The system was highly secret as surprise was considered essential to its use. This hampered its employment as commanders were often unfamiliar with it and did not consider it when drawing up plans for attack.[2] CDLs were never used for their intended purpose; however, they saw use by US forces in protecting bridges after the crossing of the Rhine in March 1945. The Germans attempted to attack the bridges at night using swimmers and floating mines, dropped into the river upstream. The armour of the CDL's made them more suitable for this task than conventional searchlights as, in some sectors, the East bank of the river was held by German forces who subjected the CDL tanks to considerable artillery and small-arms fire. Curiously, the actual use of the system resembled its name, which was intended to be spurious.

Later, the battle moved East and the CDLs were used to illuminate the bridges for the benefit of engineers carrying out maintenance. Conventional searchlights would have been more suitable, but none were available. The CDLs were eventually replaced by captured German searchlights.[2]


The 11th Royal Tank Regiment was raised in January 1941 and designated for the CDL role in May 1941. The unit trained at Lowther Castle near Penrith, and were based at Brougham Hall, Cumberland, spent 1942 and 1943 in the Middle East without seeing action, and returned to the UK in April 1944. They landed in Normandy on 12 August 1944, and saw no action until 29 September 1944 when they were ordered to transfer all their equipment to the 42nd and 49th Royal Tank Regiments, and were retrained to operate the American amphibious LVT-4, known by the British Army as the Buffalo Mark IV.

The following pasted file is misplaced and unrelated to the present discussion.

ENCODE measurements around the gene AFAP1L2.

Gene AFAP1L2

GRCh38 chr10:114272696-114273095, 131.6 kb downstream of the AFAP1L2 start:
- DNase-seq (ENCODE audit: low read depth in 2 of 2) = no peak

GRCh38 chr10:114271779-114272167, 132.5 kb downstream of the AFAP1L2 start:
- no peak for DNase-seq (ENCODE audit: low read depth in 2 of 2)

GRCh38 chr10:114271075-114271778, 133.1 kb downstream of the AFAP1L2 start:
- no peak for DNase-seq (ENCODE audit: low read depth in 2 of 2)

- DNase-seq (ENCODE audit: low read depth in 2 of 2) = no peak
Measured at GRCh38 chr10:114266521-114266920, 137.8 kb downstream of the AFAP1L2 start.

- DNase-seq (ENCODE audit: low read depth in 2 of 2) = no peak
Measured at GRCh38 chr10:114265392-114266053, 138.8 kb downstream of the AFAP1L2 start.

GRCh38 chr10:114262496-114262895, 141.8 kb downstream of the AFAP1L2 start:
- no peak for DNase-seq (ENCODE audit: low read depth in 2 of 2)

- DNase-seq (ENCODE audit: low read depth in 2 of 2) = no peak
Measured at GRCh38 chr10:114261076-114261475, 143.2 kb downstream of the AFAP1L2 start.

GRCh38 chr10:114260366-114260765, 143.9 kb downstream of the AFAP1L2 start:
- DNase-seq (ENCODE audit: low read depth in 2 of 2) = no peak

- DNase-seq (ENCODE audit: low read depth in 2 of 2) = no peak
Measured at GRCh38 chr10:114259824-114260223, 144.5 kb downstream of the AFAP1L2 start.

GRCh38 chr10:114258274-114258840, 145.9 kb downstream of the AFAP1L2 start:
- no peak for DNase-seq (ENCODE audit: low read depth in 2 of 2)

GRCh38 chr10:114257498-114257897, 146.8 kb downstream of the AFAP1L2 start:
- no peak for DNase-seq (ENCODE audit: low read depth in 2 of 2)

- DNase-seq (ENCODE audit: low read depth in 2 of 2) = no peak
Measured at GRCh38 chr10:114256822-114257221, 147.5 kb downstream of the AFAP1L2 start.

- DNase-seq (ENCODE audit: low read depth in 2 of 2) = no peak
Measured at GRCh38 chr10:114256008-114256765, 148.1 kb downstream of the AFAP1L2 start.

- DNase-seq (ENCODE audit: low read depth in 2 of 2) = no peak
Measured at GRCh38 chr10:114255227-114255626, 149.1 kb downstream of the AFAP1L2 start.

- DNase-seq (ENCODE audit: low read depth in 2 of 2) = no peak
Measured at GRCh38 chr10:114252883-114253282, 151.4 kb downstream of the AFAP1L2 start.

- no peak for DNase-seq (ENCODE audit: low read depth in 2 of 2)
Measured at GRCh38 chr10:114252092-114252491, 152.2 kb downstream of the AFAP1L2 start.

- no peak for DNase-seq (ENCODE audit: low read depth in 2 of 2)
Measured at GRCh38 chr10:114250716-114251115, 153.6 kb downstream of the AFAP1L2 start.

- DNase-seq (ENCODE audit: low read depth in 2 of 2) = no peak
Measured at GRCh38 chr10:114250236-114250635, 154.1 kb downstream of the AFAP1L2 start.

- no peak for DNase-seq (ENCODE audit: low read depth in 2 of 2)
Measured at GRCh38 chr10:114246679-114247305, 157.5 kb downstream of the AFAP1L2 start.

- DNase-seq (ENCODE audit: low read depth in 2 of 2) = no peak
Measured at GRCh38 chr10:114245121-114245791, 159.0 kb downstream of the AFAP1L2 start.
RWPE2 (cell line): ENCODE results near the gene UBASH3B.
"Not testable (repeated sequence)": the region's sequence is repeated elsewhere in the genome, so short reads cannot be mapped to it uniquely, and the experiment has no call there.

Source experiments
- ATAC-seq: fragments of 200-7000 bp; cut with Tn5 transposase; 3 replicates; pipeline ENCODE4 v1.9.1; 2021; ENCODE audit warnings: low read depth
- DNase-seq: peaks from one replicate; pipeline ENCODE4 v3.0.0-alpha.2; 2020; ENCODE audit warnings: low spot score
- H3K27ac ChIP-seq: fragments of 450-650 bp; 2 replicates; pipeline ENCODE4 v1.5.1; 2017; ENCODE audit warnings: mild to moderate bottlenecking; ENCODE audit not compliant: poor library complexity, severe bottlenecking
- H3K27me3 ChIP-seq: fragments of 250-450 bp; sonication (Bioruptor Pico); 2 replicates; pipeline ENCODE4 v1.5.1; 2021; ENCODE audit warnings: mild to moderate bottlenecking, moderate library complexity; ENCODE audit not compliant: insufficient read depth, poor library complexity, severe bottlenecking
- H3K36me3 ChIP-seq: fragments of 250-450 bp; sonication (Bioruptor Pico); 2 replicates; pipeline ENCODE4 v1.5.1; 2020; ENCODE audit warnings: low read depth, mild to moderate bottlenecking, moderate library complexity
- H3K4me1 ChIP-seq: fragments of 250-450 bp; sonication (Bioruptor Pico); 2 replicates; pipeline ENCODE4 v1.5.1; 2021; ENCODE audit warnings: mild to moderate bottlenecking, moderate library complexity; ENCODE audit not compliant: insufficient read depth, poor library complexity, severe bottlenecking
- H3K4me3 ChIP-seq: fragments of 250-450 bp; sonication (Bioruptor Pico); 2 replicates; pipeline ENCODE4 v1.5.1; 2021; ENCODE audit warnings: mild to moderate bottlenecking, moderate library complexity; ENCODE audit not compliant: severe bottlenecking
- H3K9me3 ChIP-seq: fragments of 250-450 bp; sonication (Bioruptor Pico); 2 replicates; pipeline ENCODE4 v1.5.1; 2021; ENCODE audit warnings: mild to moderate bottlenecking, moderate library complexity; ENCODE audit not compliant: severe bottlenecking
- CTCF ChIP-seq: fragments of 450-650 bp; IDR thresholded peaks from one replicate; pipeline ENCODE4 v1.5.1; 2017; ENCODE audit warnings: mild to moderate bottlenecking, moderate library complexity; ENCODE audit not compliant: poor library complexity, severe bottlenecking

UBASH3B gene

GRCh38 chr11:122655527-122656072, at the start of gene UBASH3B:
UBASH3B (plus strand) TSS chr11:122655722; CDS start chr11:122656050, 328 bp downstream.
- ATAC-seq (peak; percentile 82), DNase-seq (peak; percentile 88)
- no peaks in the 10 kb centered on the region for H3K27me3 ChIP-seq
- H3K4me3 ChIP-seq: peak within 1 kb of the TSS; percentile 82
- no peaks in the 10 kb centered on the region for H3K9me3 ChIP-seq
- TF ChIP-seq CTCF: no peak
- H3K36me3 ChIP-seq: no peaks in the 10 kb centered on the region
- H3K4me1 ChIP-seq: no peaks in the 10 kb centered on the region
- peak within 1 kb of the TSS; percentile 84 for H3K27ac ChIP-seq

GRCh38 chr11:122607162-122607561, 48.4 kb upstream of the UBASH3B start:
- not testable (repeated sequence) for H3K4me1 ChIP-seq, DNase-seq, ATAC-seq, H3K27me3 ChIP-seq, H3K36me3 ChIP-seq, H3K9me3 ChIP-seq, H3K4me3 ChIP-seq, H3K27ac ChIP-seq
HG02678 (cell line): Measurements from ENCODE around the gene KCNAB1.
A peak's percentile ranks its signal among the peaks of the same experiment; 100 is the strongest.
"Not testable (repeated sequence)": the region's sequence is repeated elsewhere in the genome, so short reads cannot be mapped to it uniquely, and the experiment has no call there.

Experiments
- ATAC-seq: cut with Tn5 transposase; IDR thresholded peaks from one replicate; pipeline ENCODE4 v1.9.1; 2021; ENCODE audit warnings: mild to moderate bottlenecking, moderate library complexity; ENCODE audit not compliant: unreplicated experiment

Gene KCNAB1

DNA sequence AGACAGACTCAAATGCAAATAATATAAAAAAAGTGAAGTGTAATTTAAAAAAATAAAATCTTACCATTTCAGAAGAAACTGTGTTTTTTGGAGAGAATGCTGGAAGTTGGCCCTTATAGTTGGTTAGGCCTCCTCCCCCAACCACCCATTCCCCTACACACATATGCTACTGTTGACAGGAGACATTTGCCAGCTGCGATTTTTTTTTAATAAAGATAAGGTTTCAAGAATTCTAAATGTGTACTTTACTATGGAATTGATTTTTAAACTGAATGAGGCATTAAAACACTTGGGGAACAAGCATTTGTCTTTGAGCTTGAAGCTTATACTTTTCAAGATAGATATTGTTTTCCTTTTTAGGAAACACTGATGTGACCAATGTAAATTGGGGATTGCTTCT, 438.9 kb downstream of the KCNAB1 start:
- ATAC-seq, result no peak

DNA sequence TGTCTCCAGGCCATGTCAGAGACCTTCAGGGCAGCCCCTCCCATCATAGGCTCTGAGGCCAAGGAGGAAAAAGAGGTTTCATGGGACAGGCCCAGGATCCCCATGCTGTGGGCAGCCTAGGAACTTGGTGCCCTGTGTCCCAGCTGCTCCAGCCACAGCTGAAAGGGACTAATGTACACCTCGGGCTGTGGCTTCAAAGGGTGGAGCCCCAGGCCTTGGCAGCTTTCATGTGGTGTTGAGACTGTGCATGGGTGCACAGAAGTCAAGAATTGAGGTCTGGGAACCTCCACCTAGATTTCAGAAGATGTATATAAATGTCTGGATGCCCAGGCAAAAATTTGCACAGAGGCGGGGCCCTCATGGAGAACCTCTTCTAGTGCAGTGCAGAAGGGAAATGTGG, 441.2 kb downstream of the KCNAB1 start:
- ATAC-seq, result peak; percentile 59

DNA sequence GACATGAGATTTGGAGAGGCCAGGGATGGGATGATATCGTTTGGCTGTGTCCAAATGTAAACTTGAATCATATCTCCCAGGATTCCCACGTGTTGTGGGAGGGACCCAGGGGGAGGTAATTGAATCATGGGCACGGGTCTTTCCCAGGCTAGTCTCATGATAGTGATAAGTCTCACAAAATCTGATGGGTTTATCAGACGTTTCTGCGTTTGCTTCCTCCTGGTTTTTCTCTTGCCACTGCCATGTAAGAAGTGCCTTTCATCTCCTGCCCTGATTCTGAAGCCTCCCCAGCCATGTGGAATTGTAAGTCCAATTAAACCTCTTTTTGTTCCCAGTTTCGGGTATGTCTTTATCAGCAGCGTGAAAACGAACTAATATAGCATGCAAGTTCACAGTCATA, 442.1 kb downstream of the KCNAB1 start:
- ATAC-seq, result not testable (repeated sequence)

In their turn, the 42nd and 49th Royal Tank Regiments were largely inactive for the remainder of the war, when all three units were disbanded after the end of hostilities.

Battalions of the American 9th Tank Group trained using the Grant variant of the CDL tank at Camp Bouse in the Arizona desert. Before deployment in the European Theatre of Operations. They continued training in 1944 on the Preseli Hills in Pembrokeshire, West Wales.

At 06:00, before dawn, on 18 November 1944, giant searchlights ("canal defence lights") of the 357th Searchlight Battery, Royal Artillery provided hazy indirect light for the mine-clearing flail tanks supporting the infantry in Operation Clipper.

Surviving examples[edit]

The only surviving CDL-equipped Matilda tank is in the collection of the Royal Armoured Corps Tank Museum at Bovington, Dorset, in Britain. One CDL-equipped M3 Grant is displayed at Armoured Corps Museum, Ahmednagar, in India.[3][4]

See also[edit]


  1. ^ a b c d e "Tank Infantry Mark II A12, Matilda CDL (E1949.353)". Collections. Bovington Tank Museum. Retrieved January 8, 2013. 
  2. ^ a b c d The General Board, United States Forces, European Theater (1946). "Armored Special Equipment". Lone Sentry. Retrieved 4 August 2010. 
  3. ^
  4. ^


  • Fuller, J.F.C. (1949). The Second World War - 1939-45 - A strategical and Tactical History. Duell, Sloan and Pearce.